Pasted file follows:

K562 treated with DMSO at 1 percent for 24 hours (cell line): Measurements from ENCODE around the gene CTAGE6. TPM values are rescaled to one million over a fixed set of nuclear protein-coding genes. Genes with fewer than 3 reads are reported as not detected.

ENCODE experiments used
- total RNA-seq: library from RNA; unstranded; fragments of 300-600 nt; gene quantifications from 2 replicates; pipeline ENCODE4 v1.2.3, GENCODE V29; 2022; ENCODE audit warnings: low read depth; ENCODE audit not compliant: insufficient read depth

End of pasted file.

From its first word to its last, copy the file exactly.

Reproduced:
K562 treated with DMSO at 1 percent for 24 hours (cell line): Measurements from ENCODE around the gene CTAGE6. TPM values are rescaled to one million over a fixed set of nuclear protein-coding genes. Genes with fewer than 3 reads are reported as not detected.

ENCODE experiments used
- total RNA-seq: library from RNA; unstranded; fragments of 300-600 nt; gene quantifications from 2 replicates; pipeline ENCODE4 v1.2.3, GENCODE V29; 2022; ENCODE audit warnings: low read depth; ENCODE audit not compliant: insufficient read depth